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World Wide Wut - Lurking on the Palace

The 90s were a weird time for the social internet.
March 28, 2012, 5:00am

The 90s were a weird time for the social internet. There wasn’t much besides text chat and shitty graphics, and eventually they were combined to create the Palace, a visual chat program.

In the Palace users would identify themselves with avatars. These were usually pixelated Bratz-type icons that came in contrasting sub-cultural flavors: sk8trs, punks, thugs, goths, preps. After dressing up your avatar you could chat with other users through text bubbles in front of a compressed jpeg of cheap furniture. You could also trade accessories, called props, like pixelated Korn t-shirts, Pikachus, and $20 sacks.


Sounds kinda like Habbo, yes, though the main difference between the Palace and Habbo is that the latter started in 2000 and the Palace started in 1994. This means Habbo is entirely pixel animation (which looks sharp and crisp), and the Palace is based on both pixel and jpeg/gif images, that have what we'll call a "lowbrow quality." Plus, Habbo runs on Flash player while the Palace runs on its own software. Habbo also has a currency system that you can use real-life money for, while the Palace doesn't incorporate real currency.

The Palace user base consisted of socially repressed teens and bored housewives who had already taken to GeoCities scrapbooking. It was only a matter of time before a huge cyber sex scene emerged and quickly became the Palace’s greatest commodity. Cultural theorists called this exchange “teledildonics.” I don’t really know how it worked, but I think they would rub their avatars together or something.

Eventually development on the Palace halted due to bankruptcies and lack of developer support. It currently runs on abandonware, virtually unchanged for almost two decades. Strangely enough, there is an active user base. But who are these pixel perverts deriving sexual gratification from anonymous 16-bit color exchanges? What lies at the root of this perplexing scene of masturbatory nostalgia? I had to find out.

I returned to the Palace for the first time since 1998. It appeared that very little had changed in the time since, with the exception of some Lady Gaga avatars and 9/11 memorial gifs. An eerie cyber ghost town vibe permeated the once densely populated chat rooms.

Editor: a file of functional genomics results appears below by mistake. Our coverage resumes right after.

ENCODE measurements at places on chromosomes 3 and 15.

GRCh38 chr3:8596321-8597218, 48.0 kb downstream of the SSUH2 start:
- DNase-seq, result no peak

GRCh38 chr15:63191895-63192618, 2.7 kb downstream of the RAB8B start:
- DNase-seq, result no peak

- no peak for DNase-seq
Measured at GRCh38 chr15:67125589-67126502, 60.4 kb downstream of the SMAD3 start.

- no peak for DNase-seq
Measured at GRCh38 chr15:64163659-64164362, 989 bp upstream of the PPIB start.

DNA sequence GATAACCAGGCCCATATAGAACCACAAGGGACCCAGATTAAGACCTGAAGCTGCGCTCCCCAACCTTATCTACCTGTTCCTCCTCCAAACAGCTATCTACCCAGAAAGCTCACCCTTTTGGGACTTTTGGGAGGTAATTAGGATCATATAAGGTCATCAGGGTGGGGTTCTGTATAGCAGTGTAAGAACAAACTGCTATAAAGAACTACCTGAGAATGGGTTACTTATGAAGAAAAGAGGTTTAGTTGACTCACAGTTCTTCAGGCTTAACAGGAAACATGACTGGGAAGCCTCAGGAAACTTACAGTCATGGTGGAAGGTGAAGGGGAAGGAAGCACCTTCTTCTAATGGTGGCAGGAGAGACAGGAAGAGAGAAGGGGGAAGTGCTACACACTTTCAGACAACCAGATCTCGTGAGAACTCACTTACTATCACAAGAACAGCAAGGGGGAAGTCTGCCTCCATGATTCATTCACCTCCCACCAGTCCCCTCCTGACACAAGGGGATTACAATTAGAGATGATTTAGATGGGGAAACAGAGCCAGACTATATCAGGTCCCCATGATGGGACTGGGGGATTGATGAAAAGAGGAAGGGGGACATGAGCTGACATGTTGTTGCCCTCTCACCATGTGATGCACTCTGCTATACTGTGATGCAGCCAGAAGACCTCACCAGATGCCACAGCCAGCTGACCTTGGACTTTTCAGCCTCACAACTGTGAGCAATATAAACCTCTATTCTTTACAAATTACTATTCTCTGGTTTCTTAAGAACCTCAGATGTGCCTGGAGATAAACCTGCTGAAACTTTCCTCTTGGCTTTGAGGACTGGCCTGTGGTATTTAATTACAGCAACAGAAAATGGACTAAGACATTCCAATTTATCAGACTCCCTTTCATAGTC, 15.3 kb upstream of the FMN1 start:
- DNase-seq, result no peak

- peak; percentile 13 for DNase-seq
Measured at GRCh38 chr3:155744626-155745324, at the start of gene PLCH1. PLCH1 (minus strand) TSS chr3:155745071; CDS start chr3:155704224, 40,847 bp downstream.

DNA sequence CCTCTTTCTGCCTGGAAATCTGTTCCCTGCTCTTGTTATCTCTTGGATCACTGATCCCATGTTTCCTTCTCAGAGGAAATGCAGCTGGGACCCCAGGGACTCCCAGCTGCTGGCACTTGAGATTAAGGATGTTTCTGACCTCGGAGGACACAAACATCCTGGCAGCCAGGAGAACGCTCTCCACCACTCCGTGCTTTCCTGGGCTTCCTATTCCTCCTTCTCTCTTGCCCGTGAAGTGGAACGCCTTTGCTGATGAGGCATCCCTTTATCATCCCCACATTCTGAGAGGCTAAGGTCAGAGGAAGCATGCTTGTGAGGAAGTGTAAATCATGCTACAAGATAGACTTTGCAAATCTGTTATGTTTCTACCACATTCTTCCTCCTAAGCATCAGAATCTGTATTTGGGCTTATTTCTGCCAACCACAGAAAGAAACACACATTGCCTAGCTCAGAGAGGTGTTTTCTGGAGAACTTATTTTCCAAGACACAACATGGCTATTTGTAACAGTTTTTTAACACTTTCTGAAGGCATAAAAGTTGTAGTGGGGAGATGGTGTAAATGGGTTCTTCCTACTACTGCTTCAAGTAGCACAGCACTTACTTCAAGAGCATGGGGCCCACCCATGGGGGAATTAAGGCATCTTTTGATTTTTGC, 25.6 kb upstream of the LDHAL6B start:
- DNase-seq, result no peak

Traversing the Palace involves a lot of clicking on images to find where the mapped coordinates are that link you to the next room, not unlike feeling around walls in pursuit of a trap door, but significantly less gratifying. After a bit of clicking around I discovered a room occupied by OG Palacians who claimed to have been online since 1995. They couldn’t articulate what brought them back to the Palace day after day, for all these years, and seemed really bummed out about time being so fleeting, etc. They weren’t very helpful in directing me to the cool props either so I left. The other chat room conversation topics were painfully mundane.

(The dressing room on the M.S. server) 

Most of the traffic to the Palace, usually around a thousand visitors per day, is distributed among a dozen popular servers. According to the Palace directory there are hundreds of servers online that receive absolutely no traffic, many of which are non-English speaking. These are primarily in Spanish or Turkish and are maintained by some eccentric—and apparently wealthy—admins who can afford the monthly hosting fees accrued by their obscure Palaces. Each server has dedicated chat rooms for avatars and props, and lockable guest rooms with sensual interiors to help you get intimate. I “walked in” on some users in an unlocked bedroom chat and was quickly banned before I could catch the gist of the conversation. I visited a “Multiple Sclerosis awareness”-themed Palace, which, incidentally, had a decent collection of porn avatars. Another interesting note: Palace game rooms are scripted for interactivity, and for some reason virtual Yahtzee is really popular.

(Playing Spin the Bottle alone is just one of the many games to choose from.)

Adult Palace servers cater to many sex fetishes but most subscribe to a branch of BDSM that is loosely inspired by 1970s science-fiction writing. Server rules dictate the general guidelines of chat room behavior. Naturally, sex slaves have their own rules of conduct that span several pages. Flaming, which plagued the Palace during its prime, can now get you banned. This problem disappeared along with all the traffic so the rule is useless. In fact, there aren't even moderators online to enforce any of this.


The Palace's most redeeming aspect is its role as an artifact of our internet history. It's a living archive of low-res graphics, cliché fantasy art, and some of the worst graphic design ever. For the remaining Users, that seems to make for an erotic virtual community ideal to spend decades in. I suspect that many of the other former Palace users have moved on to bigger and better things, such as making cash on Second Life or showing their genitals on Chatroulette.


Want more internet weirdness?

We Met a Pedophile on Habbo Hotel

The First Viral Videos Wore Bikinis

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